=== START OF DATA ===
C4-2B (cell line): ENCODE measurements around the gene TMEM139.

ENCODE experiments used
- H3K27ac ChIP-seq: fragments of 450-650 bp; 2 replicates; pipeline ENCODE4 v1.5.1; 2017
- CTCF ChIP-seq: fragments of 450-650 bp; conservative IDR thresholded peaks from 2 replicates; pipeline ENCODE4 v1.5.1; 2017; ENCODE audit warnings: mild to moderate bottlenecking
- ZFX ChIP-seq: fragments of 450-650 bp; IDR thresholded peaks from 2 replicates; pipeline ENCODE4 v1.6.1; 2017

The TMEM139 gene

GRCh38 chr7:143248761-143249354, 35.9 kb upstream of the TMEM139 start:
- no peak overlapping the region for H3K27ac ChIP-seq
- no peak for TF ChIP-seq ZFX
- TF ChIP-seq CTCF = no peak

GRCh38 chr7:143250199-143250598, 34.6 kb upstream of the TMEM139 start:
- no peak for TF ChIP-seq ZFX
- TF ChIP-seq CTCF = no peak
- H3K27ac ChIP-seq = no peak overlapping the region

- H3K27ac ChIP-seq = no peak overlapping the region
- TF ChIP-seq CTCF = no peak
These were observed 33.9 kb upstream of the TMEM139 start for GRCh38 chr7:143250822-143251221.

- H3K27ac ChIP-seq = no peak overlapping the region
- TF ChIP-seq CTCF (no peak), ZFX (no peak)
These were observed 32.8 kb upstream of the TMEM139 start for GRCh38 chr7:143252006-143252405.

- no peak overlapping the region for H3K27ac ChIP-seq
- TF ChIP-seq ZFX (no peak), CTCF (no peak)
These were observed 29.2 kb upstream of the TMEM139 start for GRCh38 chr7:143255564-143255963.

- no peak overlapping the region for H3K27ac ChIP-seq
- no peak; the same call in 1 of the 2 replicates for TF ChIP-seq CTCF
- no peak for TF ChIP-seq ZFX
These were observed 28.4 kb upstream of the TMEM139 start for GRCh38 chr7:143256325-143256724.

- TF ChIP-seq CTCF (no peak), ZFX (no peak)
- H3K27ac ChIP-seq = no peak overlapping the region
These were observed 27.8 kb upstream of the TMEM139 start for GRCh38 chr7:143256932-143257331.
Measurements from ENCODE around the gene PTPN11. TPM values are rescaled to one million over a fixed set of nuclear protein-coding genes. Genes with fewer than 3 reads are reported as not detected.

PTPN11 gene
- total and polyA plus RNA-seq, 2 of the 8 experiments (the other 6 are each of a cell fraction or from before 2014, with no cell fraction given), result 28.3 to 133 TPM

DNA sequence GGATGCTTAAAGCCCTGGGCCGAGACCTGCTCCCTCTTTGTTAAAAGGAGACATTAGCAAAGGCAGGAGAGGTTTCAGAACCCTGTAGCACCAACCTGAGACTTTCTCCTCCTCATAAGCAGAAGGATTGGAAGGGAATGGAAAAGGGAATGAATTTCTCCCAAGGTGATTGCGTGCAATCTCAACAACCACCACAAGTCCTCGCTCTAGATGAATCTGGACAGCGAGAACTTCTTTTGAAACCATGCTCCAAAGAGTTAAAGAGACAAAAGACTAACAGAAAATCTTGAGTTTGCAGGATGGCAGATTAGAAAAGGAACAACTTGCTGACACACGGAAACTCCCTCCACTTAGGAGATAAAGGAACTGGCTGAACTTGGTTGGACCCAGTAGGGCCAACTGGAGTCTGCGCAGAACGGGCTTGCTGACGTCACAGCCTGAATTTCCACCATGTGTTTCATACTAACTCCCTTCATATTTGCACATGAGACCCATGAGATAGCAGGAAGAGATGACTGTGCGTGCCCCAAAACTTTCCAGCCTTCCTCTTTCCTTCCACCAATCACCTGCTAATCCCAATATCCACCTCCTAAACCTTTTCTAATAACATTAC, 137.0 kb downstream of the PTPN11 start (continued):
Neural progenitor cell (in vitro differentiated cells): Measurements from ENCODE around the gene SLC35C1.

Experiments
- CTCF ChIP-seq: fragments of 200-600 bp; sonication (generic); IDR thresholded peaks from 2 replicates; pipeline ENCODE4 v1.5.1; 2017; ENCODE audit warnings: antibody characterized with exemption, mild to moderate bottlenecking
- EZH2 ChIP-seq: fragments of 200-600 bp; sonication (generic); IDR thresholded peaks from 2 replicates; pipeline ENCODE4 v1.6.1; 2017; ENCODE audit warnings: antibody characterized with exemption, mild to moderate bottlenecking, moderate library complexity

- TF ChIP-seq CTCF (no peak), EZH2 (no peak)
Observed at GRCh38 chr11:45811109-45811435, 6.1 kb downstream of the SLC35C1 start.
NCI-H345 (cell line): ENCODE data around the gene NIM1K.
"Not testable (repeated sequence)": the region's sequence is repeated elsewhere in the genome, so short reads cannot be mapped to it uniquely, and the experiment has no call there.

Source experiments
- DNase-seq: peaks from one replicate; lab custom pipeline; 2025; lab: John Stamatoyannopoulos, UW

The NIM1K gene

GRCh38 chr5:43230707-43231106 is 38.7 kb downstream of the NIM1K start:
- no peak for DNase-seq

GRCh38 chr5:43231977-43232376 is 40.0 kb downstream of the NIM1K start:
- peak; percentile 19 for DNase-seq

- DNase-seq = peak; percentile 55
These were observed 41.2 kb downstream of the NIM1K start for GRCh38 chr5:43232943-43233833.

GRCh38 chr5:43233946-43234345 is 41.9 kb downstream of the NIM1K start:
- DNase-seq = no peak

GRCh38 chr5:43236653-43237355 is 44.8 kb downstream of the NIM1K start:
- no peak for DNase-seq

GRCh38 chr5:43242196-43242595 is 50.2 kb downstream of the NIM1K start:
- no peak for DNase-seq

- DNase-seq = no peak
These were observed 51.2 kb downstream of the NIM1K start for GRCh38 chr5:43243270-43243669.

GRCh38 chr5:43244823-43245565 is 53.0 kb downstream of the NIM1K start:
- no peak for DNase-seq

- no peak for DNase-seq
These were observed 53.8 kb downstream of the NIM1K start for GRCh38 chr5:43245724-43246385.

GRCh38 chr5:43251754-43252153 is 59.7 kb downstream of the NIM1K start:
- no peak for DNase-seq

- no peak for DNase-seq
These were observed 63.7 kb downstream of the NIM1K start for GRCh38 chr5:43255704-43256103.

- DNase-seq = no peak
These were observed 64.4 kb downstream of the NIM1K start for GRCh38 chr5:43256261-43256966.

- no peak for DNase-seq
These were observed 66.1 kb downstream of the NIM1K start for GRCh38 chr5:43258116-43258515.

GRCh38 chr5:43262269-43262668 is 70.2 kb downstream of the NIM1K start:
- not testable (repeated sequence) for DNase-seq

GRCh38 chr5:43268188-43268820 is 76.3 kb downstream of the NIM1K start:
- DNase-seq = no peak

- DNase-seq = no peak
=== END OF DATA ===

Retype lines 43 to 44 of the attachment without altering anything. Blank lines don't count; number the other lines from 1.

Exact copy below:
Source experiments
- DNase-seq: peaks from one replicate; lab custom pipeline; 2025; lab: John Stamatoyannopoulos, UW